Majority Leader Mitch McConnell wants the U.S. Senate to take quick action on a trillion-dollar stimulus plan to help Americans with expenses due to the Coronavirus pandemic.
The government would send a check after calculating an amount per individual or couple based on a taxpayer‘s adjusted gross income from 2018. Aid would be phased down at income thresholds of $75,000 per person ($150,000 per couple) and those individuals who earned six figures two years ago receive no relief.
This is an unnecessary exercise in jumping through federal government hoops to obtain a questionable result. McConnell is too shrewd a leader to fall for this. Democrats, meanwhile, seem mostly concerned with the name of the virus, bashing “corporations” and using straw man clichés like “workers over shareholders.” House Speaker Nancy Pelosi’s House Bill was so rushed that it needed nearly 100 pages (!) of corrections and arguably would accelerate small business lay offs.
The most straightforward objection to the Senate bill is why base everything on 2018 AGI. Two years ago, many people’s lives were different. You may have sold a business, bought a house, or married since. There is no good rationale in going back two years to test incomes.
The people who most need help to financially survive the current panic lack income because their jobs disappeared this month, thus swift action surely is needed.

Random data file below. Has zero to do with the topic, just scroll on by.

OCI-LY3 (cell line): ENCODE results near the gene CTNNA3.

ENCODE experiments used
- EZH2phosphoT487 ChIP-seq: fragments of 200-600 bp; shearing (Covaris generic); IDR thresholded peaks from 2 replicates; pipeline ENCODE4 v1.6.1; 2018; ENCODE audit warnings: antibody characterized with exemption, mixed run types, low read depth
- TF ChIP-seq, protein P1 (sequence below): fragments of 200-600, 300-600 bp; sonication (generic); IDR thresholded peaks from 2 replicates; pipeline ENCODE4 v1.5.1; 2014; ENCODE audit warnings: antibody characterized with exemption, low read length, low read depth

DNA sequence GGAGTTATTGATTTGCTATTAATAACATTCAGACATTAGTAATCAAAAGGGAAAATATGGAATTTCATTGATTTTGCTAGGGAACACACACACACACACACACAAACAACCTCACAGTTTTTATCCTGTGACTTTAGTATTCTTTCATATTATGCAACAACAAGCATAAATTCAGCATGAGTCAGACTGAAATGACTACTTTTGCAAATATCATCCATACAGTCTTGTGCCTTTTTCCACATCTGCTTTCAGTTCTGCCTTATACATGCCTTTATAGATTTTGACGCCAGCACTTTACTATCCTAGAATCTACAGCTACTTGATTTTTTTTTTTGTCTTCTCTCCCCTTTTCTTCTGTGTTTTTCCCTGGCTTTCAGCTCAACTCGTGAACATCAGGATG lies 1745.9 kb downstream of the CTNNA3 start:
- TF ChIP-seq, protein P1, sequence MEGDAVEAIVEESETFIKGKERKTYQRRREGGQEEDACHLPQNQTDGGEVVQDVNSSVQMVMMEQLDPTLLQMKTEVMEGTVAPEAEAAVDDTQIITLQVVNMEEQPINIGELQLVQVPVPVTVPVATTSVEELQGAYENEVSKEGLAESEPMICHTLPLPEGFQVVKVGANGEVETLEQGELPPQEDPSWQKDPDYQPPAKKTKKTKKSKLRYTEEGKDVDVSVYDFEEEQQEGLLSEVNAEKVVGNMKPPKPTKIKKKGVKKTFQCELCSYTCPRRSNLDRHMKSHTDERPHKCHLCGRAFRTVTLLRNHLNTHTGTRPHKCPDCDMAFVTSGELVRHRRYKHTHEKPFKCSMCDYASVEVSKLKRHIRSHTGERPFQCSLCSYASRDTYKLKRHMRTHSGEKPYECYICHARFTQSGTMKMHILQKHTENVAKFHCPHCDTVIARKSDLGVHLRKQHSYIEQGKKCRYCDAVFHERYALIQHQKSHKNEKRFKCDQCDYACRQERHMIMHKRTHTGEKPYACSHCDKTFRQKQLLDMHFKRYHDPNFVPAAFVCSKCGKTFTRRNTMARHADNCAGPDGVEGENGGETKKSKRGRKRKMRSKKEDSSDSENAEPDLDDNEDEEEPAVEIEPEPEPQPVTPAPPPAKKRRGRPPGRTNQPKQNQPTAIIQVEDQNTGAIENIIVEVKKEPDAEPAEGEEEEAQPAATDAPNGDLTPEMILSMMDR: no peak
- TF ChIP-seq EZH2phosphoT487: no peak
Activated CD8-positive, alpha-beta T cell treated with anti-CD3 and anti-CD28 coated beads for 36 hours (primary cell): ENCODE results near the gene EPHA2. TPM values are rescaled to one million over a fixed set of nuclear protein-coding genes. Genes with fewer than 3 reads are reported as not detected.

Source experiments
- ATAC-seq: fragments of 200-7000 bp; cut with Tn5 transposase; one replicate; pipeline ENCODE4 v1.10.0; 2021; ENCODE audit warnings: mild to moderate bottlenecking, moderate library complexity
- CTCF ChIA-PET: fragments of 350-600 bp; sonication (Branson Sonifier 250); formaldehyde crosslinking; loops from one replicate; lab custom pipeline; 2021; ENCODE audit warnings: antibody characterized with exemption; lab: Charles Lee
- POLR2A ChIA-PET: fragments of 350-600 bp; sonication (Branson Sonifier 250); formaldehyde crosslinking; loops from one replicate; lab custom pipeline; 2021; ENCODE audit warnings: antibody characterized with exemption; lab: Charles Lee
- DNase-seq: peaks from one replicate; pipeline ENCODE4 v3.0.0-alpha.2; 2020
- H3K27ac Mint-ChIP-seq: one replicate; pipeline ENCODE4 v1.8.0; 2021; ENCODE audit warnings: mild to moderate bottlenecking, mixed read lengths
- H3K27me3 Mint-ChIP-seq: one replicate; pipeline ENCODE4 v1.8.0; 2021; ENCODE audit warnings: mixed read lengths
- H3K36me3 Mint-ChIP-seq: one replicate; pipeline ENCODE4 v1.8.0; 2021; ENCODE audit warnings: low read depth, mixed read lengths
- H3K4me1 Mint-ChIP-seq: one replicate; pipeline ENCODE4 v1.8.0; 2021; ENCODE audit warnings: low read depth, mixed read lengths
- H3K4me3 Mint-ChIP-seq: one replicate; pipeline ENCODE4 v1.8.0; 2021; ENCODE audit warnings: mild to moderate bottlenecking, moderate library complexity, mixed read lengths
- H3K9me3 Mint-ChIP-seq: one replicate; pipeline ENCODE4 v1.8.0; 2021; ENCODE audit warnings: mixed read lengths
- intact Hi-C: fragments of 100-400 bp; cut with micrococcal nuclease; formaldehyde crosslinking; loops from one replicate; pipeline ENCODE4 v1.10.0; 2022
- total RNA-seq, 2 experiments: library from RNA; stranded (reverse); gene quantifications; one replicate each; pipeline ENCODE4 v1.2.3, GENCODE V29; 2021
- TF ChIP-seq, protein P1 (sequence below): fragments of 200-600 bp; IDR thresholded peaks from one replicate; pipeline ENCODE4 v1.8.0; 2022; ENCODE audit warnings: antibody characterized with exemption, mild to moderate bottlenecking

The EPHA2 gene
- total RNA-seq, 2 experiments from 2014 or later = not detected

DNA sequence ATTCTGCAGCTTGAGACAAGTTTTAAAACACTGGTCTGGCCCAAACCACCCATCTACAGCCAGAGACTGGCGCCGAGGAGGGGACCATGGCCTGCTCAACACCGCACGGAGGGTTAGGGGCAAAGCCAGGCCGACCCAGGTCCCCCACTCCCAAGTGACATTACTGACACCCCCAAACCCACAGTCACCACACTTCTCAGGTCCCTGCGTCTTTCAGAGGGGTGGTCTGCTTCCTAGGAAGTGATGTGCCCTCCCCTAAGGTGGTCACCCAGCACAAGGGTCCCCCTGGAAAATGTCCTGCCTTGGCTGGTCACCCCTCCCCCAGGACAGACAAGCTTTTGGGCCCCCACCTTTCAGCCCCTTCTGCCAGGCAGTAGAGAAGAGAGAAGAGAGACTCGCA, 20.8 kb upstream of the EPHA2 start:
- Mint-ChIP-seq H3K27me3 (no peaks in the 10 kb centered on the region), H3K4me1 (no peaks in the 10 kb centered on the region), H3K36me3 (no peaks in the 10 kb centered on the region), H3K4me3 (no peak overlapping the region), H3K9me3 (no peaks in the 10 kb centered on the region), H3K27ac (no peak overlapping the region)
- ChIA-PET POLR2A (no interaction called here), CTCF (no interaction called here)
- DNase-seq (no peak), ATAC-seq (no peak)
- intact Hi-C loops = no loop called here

Injecting liquidity is key to stabilizing the economy. Hospitals need help. Folks require money for groceries, rent, and maybe some proprietors can pay their remaining employees instead of shutting down. A public school teacher, “non essential” government worker, or an accountant still being paid their same salary every fortnight does not need money urgently. They’re doing just fine.
Think instead about the entrepreneur who invested his life savings in a business only to see his customers vanish. Or ponder the recent college graduate with $50,000 in student-loan debt — not ironically taken on with the encouragement of Elizabeth Warren types — now laid off from her first job.
And if someone who receives a check is not desperate, have faith that he or she can figure out where to donate the money without government edicts.
Two of the most impressive senators in recent days, as often is the case, are Marco Rubio and Ben Sasse. Both men offer realistic, responsible solutions.
Rubio told CNBC last week he wants to use a network of lenders for an existing program to help small businesses and employees. He hopes to “figure out the most effective way to get cash into the hands of small businesses so that they can maintain payroll for at least a six-week period.”
The Florida Republican is sponsoring legislation to match President Trump’s call for $50 billion in loans from the Small Business Administration.
Sasse, the only senator who lives his life completely outside the Washington bubble and has authored two recent books on related topics, gave a stellar St. Patrick’s Day Speech on the Senate floor. Everyone should watch it on YouTube.
The Nebraska Republican prefers letting governors direct spending instead of Washington-driven bailouts akin to “shoveling money out of a helicopter.” He instead called for most economic relief spending to be administered by state governors. He claims governors know how to target money more efficiently than U.S. Senators.